The Protea Wall
Andre’ van der Merwe
To what extent do our judgements, theories, cultural reference points and mental models obscure us from seeing what is present? This question remains for me as an artist, profound and provocative. Thankfully I found a means to access this question through Johann Wolfgang von Goethe. Goethe is known as the equivalent of Shakespeare in Germany. He is famous for writing Faust, a polymath of his own time. Sadly his profound way of nature observation is little known and seldom practiced. I realised 10 years ago that his way of engaging in nature had never been practiced with the protea family of plants.
The protea wall pays homage to his artful insights of tending to nature on its own terms and makes no use of cultural or historical ways of seeing. For example seeing the protea as cut flower however beautiful, is excluded. We fail to see how our classifications shape our perception of reality and thus of nature. The protea wall attempts to make no distinction, no use of hierarchical indexes or botanical names. There are no preferences for stages of growth, ‘common’ or ‘uncommon’ species. Upside, downside, inside, outside, death, decay or splendour, all perspectives are equally embraced.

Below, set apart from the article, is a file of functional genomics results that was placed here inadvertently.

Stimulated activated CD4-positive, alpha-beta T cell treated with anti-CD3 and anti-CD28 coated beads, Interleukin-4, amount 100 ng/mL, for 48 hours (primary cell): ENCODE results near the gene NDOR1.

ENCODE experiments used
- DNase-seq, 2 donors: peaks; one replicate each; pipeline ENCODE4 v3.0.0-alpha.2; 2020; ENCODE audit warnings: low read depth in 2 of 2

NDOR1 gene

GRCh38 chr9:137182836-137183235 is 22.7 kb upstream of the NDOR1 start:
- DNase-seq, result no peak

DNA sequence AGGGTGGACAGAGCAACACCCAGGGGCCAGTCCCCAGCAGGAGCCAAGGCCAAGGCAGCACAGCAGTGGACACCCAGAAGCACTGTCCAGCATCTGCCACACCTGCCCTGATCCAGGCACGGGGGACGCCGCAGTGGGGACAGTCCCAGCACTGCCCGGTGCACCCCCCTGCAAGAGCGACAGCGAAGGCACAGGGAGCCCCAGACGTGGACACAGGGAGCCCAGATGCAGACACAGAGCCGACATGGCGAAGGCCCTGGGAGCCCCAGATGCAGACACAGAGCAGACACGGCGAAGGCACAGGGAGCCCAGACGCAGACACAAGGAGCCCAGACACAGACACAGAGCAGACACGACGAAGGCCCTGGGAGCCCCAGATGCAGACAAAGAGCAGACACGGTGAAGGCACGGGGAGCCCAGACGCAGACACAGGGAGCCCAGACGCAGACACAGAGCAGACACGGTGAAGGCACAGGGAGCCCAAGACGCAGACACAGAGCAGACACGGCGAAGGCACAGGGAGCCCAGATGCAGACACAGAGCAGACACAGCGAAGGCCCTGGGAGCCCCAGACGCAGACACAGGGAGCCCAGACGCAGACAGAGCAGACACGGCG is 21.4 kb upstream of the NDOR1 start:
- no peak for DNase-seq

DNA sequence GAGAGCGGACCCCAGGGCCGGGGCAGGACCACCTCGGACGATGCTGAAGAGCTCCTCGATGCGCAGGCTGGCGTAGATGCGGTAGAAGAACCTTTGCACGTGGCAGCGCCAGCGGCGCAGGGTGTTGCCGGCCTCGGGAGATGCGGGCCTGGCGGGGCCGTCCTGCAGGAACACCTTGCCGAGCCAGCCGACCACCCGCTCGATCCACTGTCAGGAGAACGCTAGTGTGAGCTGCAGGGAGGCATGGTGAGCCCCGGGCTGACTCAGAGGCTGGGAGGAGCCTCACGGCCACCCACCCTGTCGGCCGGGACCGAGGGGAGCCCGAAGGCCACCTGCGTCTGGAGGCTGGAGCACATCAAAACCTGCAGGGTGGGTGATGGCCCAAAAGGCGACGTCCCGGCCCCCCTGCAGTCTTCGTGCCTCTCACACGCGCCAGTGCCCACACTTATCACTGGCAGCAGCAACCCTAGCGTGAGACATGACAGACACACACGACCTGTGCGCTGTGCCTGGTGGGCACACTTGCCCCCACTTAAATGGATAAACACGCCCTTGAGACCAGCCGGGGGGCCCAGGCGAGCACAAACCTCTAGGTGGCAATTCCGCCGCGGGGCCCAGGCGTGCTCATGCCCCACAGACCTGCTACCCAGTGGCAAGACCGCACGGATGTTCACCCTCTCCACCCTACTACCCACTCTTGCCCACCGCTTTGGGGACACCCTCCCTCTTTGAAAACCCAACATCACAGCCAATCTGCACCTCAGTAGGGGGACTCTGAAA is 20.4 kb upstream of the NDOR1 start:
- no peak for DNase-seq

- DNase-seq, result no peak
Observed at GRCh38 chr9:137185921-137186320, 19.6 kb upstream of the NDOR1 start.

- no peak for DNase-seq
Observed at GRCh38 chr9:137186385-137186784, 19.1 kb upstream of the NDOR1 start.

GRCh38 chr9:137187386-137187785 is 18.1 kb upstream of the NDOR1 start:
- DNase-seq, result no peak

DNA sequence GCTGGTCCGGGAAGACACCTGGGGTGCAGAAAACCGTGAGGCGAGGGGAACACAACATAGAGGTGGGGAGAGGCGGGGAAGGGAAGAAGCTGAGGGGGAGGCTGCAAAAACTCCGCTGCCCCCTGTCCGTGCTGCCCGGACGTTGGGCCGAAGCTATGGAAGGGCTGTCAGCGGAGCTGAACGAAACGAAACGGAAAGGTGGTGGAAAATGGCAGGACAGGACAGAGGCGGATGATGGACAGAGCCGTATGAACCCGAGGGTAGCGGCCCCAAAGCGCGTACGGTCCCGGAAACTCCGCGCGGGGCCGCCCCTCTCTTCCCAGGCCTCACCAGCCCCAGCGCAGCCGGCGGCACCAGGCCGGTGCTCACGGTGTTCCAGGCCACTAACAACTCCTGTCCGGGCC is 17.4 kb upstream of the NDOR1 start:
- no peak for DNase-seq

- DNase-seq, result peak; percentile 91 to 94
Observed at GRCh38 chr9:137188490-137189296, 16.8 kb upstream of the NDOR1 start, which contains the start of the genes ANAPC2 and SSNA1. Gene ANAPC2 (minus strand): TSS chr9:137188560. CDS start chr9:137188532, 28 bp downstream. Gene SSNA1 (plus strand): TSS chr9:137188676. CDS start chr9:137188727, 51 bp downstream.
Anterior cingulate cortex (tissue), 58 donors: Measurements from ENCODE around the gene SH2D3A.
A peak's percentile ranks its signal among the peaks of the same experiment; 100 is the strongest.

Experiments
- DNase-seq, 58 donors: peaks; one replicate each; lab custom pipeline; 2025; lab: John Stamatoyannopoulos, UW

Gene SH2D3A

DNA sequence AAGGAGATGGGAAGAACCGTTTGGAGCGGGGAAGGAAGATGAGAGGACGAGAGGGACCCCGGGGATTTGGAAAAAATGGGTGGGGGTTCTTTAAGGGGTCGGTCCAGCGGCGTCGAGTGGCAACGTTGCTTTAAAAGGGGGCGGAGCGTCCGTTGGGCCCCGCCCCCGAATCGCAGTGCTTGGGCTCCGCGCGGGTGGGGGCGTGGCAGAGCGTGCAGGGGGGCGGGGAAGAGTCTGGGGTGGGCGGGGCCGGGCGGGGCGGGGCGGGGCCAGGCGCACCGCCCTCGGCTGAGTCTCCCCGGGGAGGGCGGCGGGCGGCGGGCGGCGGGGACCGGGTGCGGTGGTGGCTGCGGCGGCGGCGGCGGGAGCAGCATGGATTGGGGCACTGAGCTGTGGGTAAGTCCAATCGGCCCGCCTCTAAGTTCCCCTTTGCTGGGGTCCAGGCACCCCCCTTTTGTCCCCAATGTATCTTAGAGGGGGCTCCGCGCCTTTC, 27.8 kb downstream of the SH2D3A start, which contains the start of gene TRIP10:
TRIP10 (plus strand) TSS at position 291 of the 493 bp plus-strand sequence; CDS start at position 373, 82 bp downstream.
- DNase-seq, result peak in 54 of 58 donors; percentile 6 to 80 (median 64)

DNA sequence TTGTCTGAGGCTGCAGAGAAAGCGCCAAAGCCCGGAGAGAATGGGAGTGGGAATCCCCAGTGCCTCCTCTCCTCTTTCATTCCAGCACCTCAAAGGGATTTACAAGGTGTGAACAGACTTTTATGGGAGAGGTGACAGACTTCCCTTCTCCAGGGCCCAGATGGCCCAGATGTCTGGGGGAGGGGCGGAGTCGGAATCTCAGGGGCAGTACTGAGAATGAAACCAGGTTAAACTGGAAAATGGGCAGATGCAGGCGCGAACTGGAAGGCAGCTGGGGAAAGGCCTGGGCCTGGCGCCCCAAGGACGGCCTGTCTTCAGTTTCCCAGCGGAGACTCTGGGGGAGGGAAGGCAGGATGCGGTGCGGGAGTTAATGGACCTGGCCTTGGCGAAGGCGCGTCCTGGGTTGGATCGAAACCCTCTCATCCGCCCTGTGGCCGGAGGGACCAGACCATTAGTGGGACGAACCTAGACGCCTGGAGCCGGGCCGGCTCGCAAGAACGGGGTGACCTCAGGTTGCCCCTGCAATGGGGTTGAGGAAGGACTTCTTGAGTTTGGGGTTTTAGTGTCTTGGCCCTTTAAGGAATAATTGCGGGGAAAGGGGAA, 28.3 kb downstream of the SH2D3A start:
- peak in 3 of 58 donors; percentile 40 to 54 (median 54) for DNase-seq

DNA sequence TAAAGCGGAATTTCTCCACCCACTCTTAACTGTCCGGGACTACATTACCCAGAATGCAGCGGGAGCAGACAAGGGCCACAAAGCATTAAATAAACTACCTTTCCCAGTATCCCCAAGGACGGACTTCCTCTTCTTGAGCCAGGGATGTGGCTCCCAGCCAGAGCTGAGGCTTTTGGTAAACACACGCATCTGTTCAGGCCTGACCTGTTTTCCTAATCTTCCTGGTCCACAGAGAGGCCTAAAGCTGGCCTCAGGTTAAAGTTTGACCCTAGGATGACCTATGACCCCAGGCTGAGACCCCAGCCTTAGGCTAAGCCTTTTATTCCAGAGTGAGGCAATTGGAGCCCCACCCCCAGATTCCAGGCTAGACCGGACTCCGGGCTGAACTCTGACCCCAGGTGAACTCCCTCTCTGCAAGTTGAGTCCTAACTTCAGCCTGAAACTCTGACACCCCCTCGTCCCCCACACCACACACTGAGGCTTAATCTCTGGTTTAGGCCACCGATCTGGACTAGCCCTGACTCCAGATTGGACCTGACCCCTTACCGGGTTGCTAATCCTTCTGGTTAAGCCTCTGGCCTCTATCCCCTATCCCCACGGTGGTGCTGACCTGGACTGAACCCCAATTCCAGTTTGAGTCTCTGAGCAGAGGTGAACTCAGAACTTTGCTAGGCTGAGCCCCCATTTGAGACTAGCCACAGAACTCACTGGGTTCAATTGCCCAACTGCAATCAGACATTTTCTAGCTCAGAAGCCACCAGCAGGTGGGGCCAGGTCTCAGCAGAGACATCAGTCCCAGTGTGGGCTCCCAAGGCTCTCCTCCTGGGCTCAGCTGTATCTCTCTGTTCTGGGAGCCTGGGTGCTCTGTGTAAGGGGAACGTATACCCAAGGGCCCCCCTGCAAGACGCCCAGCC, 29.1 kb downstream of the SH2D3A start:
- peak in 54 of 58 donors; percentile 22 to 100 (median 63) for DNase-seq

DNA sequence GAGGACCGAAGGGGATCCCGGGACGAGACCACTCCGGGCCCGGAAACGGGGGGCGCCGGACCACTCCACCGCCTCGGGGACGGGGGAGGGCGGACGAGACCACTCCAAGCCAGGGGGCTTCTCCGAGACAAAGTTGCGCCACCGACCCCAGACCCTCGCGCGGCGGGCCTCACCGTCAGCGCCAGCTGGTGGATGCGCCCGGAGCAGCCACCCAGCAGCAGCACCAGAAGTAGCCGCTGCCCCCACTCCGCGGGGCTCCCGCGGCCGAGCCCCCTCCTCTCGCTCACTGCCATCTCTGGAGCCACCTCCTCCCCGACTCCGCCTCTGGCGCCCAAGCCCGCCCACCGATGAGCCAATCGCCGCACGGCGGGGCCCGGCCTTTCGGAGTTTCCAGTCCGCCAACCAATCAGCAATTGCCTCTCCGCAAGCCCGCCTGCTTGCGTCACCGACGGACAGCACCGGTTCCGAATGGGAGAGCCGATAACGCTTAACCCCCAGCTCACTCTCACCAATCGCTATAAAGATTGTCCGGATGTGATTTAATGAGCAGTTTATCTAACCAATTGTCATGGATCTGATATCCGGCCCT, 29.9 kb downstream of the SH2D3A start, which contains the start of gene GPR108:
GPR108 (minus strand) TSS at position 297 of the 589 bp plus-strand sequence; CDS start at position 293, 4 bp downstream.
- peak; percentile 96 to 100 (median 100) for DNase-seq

In the words of the philosopher Emmanuel Kant – the protea wall attempts to ‘see the thing in itself’. The juxtaposition of an essential framework of no judgement brings to presence what is already present in the Protea family. The work has fertilised my belief that our way of seeing and being in the world will always exclude the full dimensions of what is present. That our judgements can exclude higher orders of reality fascinates me! May you see the protea with fresh eyes and perhaps step back from your deepest beliefs and allow for some transformation of your perspective. Paradoxically here we turn full circle, perhaps justifying our cultural way of seeing the protea as symbol of our transformation.